Catholics who think they must play the admonishing Paul to correct a morally lax successor of Peter need to be reminded of what St. Ignatius teaches concerning how we should treat persons who are not meeting the mark, who are suffering desolation and temptation in their lives.  The Exercises instructs the director to “not be hard or dissatisfied with him, but gentle and indulgent, giving him courage and strength for the future, and laying bare to him the wiles of the enemy of human nature, and getting him to prepare and dispose himself for the consolation coming.”  That consolation is defined by Ignatius as nothing less than any increase the person attains in faith, hope, and (especially) love for God.  Pope Francis’ comment that the Church must stop focusing on a select set of moral teachings is not a call to moral laxity.  It is a warning that by focusing on a select set of sins to campaign against, the Church is engaged in a counterproductive and futile strategy.  Such a focus assumes that all humanity is suffering from the same problems.  It prevents the Church from discerning the unique problems each human being faces, which does include issues of sexuality but it is not limited to that alone.  Hammering away at any one ethical teaching without understanding where people are in their lives, gives them a disincentive to follow the Church because they are not presented with a moral and spiritual horizon specific to their needs.  And, too much focus on any specific ethical teaching of the Church distracts us from the true end of the Christian life, which includes “the Good Life” but if that life is not one lived with God, one cannot call such a life Christian.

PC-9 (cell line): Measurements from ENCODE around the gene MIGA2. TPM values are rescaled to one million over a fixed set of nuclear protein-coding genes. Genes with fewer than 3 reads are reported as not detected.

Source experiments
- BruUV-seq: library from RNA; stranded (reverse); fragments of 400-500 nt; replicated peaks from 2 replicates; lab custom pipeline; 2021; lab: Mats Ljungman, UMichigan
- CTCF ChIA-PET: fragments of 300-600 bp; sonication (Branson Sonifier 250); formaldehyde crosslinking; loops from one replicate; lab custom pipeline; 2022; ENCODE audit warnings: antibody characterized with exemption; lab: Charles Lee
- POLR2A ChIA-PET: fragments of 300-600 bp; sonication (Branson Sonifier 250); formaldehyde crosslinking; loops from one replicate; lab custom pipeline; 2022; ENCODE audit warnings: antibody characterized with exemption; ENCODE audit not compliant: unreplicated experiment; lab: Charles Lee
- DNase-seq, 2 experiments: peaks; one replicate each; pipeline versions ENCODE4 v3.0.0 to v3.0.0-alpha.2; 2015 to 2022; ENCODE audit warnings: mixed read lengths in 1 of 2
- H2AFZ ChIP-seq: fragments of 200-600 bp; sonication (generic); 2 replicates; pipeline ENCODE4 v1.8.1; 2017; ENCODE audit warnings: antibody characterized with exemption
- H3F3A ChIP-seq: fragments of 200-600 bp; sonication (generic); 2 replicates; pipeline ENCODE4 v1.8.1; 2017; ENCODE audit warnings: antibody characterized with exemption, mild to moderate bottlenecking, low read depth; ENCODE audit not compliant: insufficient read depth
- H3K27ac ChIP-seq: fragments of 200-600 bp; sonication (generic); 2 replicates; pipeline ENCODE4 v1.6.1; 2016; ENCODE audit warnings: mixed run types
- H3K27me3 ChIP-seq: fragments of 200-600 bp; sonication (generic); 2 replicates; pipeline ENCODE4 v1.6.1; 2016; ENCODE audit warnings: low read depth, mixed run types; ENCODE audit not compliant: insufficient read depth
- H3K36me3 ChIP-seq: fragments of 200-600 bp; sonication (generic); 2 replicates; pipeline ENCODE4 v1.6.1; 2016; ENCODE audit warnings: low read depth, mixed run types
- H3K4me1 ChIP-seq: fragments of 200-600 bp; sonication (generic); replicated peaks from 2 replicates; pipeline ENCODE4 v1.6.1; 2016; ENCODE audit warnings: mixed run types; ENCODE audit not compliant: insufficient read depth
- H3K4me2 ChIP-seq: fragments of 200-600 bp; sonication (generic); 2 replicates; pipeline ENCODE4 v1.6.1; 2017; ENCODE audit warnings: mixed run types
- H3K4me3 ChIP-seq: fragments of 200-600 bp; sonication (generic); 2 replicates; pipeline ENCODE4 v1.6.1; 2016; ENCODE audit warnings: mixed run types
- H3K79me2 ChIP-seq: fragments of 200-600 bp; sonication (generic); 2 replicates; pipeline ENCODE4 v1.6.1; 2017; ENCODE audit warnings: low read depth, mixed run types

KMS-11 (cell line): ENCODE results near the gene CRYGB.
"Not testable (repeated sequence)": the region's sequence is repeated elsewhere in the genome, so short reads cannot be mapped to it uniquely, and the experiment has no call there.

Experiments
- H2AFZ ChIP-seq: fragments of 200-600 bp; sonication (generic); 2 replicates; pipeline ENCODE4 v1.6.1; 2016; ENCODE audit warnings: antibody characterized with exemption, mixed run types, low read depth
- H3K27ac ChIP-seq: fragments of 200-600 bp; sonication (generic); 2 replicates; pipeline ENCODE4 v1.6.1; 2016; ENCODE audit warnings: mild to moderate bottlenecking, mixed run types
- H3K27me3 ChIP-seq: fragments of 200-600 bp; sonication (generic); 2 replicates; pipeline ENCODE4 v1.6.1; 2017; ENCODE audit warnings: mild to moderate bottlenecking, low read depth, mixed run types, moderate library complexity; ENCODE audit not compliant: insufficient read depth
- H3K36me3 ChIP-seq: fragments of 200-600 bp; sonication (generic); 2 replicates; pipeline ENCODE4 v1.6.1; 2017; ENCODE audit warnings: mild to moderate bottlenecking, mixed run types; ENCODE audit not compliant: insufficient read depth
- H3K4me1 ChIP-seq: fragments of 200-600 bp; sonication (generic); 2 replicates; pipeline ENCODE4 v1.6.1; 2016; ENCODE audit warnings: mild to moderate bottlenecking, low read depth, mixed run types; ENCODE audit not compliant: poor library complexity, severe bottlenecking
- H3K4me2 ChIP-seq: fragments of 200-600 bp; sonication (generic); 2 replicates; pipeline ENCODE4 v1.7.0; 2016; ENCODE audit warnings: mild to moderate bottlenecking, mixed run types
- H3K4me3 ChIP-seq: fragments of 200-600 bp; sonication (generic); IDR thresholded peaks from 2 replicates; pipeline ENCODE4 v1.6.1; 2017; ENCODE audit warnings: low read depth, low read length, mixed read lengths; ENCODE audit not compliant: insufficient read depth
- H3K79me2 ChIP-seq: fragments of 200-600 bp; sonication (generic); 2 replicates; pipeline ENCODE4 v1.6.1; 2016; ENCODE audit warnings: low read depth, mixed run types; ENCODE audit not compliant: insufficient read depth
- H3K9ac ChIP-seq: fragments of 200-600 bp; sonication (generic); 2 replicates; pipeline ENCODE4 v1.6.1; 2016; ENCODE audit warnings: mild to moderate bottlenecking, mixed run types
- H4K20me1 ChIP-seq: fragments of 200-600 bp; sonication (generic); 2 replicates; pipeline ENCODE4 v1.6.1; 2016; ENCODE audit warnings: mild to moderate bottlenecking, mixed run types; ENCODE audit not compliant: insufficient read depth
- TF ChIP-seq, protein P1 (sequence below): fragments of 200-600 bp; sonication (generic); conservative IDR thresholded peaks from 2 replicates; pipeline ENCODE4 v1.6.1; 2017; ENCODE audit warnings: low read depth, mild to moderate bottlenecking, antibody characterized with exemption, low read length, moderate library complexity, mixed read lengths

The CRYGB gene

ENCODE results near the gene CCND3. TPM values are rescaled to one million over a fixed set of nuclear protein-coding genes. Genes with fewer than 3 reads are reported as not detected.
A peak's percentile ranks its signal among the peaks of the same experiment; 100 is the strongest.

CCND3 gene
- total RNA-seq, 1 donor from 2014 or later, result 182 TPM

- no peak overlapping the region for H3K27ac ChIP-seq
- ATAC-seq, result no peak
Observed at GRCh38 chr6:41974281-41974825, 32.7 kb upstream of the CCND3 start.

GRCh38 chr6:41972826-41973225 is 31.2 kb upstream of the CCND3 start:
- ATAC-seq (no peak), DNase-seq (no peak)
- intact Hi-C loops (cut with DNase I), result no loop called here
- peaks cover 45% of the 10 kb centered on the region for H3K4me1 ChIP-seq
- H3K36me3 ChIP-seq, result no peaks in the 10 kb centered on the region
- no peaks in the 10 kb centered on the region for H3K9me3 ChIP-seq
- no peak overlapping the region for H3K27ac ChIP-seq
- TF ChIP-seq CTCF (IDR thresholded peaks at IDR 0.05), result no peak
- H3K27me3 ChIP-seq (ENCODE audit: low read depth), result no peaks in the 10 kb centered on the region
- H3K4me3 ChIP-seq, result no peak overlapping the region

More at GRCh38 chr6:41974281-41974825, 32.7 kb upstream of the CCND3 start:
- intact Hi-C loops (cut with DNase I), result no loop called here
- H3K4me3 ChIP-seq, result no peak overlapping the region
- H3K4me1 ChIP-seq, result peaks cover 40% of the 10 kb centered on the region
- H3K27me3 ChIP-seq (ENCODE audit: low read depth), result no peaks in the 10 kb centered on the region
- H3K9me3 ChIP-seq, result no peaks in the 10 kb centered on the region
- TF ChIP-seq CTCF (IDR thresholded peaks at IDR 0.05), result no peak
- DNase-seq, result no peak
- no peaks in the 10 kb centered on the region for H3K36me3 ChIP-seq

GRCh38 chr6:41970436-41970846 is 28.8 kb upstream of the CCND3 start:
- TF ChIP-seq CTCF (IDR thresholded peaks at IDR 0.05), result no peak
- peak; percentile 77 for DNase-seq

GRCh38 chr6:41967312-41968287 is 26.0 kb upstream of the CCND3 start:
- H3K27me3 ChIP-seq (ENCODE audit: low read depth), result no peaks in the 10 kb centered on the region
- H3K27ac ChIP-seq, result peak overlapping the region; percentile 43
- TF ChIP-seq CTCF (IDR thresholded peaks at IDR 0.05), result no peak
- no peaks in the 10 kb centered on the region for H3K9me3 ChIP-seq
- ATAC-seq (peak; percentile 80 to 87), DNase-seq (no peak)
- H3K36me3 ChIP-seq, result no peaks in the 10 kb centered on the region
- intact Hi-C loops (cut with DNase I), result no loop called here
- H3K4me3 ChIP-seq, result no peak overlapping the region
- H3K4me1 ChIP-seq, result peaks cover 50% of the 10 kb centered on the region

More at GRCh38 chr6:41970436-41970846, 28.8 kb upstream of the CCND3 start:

The Exercises balance the language of consolation with the language of admonition and vigilance, designed to keep people vigilant against attempts by the Evil One to frustrate, reverse, even destroy, their moral and spiritual progress toward God.  Pope Francis, in describing the confessional as “not a torture chamber, but the place in which the Lord’s mercy motivates us to do better” is an example of this aspect of Jesuit spirituality in practice.  The kind of motivation utilized is relative to the moral and spiritual state of the person being counseled.  The gentility of Pope Francis’ remarks would not prevent any cleric or lay minister from using a tough form of admonition toward someone who is obstinately sinful or stubbornly pursuing a spiritual dead end.  Doesn’t Pope Francis want ministers to descend into the darkness where such people live their lives and not get lost?

What Pope Francis wants each of us to do is not hammer a brace of doctrines over people’s collective heads, but discern where each of our brothers and sisters are in their unique lives and present the whole of Church teaching as God’s promise of a better way to greater virtue and a relationship with God.  Sacrifice and suffering will be experienced as we are at times pushed to shed bad habits specific to each of us and get cured of sin, but the spirit and letter of Pope Francis’ interview reminds us that the Christian life does not end there.  Jesuit spirituality teaches that the promise of the Christian life is a growing consolation brought about by a relationship with God, lived in faith, hope, and love.  And, this life is never lived alone but in the community of the Church.

This post is the third in a series of posts reflecting on the interview “A Big Heart Open to God” with Pope Francis published in America Magazine and simultaneously in 15 other Jesuit Magazines around the world.